1 SEEK not for Paradise with curious eye
2 In Asiatic climes, where Tigris' wave,
3 Mix'd with Euphrates in tumultuous joy,
4 Doth the broad plains of Babylonia lave.
5 'Tis gone with all its charms; and like a dream,
6 Like Babylon itself, is swept away;
7 Bestow one tear upon the mournful theme,
8 But let it not thy gentle heart dismay.
9 For know where-ever love and virtue guide,
10 They lead us to a state of heav'nly bliss,
11 Where joys unknown to guilt and shame preside,
12 And pleasures unalloy'd each hour increase.
13 Behold that grove, whose waving boughs admit,
14 Thro' the live colonade, the fruitful hill,
15 A moving prospect with fat herds replete,
16 Whose lowing voices all the valley fill.
17 There, thro' the spiry grass where glides the brook,
18 (By yon tall poplar which erects its head
19 Above the verdure of the neighb'ring oak,)
20 And gently murmurs o'er th' adjoining mead;
21 Philander and Cleora, happy pair,
22 Taste the cool breezes of the gentle wind;
23 Their breasts from guilt, their looks are free from care,
24 Sure index of a calm contented mind.
25 'Tis here in virtuous lore the studious fair
26 Informs her babes, nor scorns herself t' improve,
27 While in his smile she lives, whose pleasing care
28 Dispenses knowledge from the lips of love.
29 No wild desires can spread their poison here,
30 No discontent their peaceful hours attend;
31 False joys, nor flatt'ring hopes, nor servile fear,
32 Their gentle minds with jarring passions rend.
33 Here oft in pleasing solitude they rove,
34 Recounting o'er the deeds of former days;
35 With inward joy their well-spent time approve,
36 And feel a recompence beyond all praise.
37 Or in sweet converse thro' the grove, or near
38 The fountain's brink, or where the arbour's shade
39 Beats back the heat, fair Virtue's voice they hear,
40 More musical by sweet digressions made.
41 With calm dependence ev'ry good they taste,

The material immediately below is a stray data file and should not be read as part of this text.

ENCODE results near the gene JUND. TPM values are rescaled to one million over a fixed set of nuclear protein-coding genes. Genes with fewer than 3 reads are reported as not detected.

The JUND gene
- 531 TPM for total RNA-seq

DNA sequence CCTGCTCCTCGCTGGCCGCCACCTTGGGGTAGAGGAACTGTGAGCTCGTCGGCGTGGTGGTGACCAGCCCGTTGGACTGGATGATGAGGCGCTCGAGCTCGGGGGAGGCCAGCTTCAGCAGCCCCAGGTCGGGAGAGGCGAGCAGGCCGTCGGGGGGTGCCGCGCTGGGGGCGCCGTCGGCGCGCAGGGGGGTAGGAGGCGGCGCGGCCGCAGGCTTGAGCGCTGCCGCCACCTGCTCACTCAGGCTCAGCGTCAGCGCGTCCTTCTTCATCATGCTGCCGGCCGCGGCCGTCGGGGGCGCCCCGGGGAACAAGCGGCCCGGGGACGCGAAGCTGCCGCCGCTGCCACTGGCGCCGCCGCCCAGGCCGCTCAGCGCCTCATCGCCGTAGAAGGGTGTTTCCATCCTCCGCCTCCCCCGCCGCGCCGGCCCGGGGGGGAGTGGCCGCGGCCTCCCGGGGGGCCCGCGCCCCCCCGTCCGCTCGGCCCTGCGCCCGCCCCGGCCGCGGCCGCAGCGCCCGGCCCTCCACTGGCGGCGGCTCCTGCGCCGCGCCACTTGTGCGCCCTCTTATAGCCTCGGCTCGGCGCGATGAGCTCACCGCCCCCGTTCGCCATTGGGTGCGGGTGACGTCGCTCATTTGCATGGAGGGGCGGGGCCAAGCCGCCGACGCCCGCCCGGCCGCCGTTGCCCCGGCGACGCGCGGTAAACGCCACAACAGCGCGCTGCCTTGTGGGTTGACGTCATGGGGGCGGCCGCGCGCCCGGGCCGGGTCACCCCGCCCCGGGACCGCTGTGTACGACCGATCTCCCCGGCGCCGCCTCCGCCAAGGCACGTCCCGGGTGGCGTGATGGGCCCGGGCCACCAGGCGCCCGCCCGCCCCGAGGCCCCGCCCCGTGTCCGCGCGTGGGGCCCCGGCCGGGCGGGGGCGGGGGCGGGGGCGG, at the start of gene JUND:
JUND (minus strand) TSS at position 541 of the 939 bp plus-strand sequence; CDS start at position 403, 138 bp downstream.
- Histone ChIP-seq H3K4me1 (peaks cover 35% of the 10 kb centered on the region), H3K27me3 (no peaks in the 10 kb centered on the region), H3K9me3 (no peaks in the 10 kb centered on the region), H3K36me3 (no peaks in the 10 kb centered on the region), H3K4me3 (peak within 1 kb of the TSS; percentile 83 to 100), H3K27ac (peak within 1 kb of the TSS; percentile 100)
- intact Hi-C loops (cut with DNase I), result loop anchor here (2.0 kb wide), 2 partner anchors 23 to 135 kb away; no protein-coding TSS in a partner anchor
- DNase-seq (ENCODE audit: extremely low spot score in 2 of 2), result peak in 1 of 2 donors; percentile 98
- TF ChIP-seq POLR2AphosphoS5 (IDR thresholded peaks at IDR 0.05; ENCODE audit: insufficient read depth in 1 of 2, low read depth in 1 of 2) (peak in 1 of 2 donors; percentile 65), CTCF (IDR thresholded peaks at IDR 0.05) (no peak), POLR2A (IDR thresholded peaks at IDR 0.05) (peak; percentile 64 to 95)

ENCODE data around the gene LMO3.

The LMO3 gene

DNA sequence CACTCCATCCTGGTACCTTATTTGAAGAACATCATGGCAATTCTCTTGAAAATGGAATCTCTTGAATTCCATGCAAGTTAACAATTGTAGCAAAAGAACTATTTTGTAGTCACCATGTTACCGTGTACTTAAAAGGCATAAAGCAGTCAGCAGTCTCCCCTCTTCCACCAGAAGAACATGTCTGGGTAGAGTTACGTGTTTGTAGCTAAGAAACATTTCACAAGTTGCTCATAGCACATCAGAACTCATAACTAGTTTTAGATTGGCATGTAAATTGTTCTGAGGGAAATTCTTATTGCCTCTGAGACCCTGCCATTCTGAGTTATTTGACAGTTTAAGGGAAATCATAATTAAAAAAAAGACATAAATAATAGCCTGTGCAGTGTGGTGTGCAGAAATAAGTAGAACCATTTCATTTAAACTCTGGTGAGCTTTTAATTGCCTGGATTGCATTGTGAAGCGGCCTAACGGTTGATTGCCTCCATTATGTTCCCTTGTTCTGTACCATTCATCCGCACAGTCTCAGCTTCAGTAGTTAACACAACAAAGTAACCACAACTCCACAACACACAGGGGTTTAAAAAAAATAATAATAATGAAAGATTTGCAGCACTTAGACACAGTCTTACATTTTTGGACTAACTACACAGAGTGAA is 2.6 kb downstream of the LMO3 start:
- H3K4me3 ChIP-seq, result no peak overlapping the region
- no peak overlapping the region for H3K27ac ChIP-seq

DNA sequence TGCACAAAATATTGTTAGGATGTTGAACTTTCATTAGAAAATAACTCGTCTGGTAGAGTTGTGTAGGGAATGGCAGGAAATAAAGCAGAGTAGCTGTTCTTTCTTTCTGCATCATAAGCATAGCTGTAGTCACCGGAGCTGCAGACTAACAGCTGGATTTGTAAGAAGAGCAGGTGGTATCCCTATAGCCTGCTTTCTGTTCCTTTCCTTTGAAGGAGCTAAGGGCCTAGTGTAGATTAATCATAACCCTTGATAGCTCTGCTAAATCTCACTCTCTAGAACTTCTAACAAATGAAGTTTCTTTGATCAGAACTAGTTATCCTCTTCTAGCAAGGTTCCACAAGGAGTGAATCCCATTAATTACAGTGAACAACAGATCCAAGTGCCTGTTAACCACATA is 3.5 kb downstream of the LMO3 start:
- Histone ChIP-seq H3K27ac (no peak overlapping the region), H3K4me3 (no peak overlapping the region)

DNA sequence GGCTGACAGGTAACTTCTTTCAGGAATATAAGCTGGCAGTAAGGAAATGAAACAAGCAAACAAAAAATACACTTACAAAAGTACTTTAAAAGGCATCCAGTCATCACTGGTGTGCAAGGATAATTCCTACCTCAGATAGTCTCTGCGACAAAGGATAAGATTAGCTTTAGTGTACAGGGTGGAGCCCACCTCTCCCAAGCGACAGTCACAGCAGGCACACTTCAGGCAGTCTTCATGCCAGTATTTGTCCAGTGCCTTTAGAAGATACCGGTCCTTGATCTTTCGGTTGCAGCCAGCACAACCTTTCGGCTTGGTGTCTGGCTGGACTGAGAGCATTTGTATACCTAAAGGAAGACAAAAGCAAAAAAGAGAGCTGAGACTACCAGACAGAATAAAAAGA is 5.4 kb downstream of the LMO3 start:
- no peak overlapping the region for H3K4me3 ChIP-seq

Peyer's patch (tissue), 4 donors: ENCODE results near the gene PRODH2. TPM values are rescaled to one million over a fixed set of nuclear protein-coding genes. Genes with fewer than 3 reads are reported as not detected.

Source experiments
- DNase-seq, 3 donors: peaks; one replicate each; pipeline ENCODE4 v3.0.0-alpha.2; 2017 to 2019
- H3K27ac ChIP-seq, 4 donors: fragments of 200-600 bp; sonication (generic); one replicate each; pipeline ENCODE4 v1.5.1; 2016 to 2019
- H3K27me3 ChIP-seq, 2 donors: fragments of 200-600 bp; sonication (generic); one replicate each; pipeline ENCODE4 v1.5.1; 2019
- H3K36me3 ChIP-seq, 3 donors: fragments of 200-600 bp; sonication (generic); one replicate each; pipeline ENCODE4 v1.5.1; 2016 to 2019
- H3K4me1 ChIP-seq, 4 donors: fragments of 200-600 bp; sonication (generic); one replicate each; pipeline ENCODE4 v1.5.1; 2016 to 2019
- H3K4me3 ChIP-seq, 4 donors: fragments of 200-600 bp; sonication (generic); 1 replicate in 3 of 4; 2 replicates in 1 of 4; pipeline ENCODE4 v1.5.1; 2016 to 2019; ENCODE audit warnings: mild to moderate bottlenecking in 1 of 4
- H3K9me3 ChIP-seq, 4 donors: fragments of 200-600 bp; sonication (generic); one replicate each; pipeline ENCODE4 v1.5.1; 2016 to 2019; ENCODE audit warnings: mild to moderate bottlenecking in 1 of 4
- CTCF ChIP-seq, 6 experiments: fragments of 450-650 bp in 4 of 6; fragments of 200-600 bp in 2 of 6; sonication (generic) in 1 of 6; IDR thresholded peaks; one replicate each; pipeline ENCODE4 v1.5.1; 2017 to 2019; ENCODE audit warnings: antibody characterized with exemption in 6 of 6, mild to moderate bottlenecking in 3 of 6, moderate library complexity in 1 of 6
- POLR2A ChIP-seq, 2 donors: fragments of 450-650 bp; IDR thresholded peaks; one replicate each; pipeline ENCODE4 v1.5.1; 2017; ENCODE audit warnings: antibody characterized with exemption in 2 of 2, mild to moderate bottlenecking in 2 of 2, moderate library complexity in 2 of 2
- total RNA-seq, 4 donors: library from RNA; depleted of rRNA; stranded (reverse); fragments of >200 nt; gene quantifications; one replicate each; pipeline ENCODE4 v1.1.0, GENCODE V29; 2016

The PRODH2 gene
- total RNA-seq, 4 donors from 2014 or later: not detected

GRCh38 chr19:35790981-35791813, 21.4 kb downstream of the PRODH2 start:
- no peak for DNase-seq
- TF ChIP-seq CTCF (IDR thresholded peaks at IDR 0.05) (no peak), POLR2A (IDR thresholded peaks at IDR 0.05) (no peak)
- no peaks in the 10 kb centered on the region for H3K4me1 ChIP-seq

42 Yet feel their neighbours' wants with kind regret,
43 Nor cheer themselves alone, (a mean repast!)
44 But deal forth blessings round their happy seat.
45 'Tis to such virtue, that the pow'r supreme
46 The choicest of his blessings hath design'd,
47 And shed them plenteous over ev'ry clime,
48 The calm delights of an untainted mind.
49 Ere yet the sad effects of foolish pride,
50 And mean ambition still employ'd in strife,
51 And luxury did o'er the world preside,
52 Deprav'd the taste, and pall'd the joys of life.
53 For such the Spring, in richest mantle clad,
54 Pours forth her beauties thro' the gay parterre;
55 And Autumn's various bosom is o'erspread
56 With all the blushing fruits that crown the year.
57 Such Summer tempts, in golden beams array'd,
58 Which o'er the fields in borrow'd lustre glow,
59 To meditate beneath the cooling shade
60 Their happy state, and whence their blessings flow.
61 E'en rugged Winter varies but their joy,
62 Painting the cheek with fresh vermilion-hue;
63 And those rough frosts which softer frames annoy
64 With vig'rous health their slack'ning nerves renew.
65 From the dark bosom of the dappled Morn
66 To Phoebus shining with meridian light,
67 Or when mild Ev'ning does the sky adorn,
68 Or the pale moon rides thro' the spangled night.
69 The varying scenes in ev'ry virtuous soul
70 Each pleasing change with various pleasures bless,
71 Raise cheerful hopes, and anxious fears controul,
72 And form a Paradise of inward peace.
About this text
Title (in Source Edition): PARADISE REGAIN'D.
Author: Henry Taylor
Themes: religion; virtue; vice
Genres: heroic quatrain
References: DMI 27835
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The text has been typographically modernized, but without any silent modernization of spelling, capitalization, or punctuation. The source of the text is given and all editorial interventions have been recorded in textual notes. Based on the electronic text originally produced by the ECCO-TCP project, this ECPA text has been edited to conform to the recommendations found in Level 5 of the Best Practices for TEI in Libraries version 3.0.